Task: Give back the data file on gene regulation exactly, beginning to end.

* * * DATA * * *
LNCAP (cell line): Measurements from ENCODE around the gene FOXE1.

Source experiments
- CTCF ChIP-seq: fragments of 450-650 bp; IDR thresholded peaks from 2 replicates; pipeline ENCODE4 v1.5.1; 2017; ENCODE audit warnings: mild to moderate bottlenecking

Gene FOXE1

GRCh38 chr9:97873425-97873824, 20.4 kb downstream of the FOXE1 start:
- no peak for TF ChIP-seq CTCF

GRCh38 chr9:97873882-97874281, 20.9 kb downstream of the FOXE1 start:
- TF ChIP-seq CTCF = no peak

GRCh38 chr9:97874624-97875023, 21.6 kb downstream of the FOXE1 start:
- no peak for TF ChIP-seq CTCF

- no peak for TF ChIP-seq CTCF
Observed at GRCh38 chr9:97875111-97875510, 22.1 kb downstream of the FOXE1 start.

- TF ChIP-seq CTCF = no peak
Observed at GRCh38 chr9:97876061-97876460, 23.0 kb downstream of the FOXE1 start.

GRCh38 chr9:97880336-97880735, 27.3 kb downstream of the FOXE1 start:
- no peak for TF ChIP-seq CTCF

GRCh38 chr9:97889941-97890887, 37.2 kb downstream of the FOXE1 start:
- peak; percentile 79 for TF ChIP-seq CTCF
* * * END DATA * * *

LNCAP (cell line): Measurements from ENCODE around the gene FOXE1.

Source experiments
- CTCF ChIP-seq: fragments of 450-650 bp; IDR thresholded peaks from 2 replicates; pipeline ENCODE4 v1.5.1; 2017; ENCODE audit warnings: mild to moderate bottlenecking

Gene FOXE1

GRCh38 chr9:97873425-97873824, 20.4 kb downstream of the FOXE1 start:
- no peak for TF ChIP-seq CTCF

GRCh38 chr9:97873882-97874281, 20.9 kb downstream of the FOXE1 start:
- TF ChIP-seq CTCF = no peak

GRCh38 chr9:97874624-97875023, 21.6 kb downstream of the FOXE1 start:
- no peak for TF ChIP-seq CTCF

- no peak for TF ChIP-seq CTCF
Observed at GRCh38 chr9:97875111-97875510, 22.1 kb downstream of the FOXE1 start.

- TF ChIP-seq CTCF = no peak
Observed at GRCh38 chr9:97876061-97876460, 23.0 kb downstream of the FOXE1 start.

GRCh38 chr9:97880336-97880735, 27.3 kb downstream of the FOXE1 start:
- no peak for TF ChIP-seq CTCF

GRCh38 chr9:97889941-97890887, 37.2 kb downstream of the FOXE1 start:
- peak; percentile 79 for TF ChIP-seq CTCF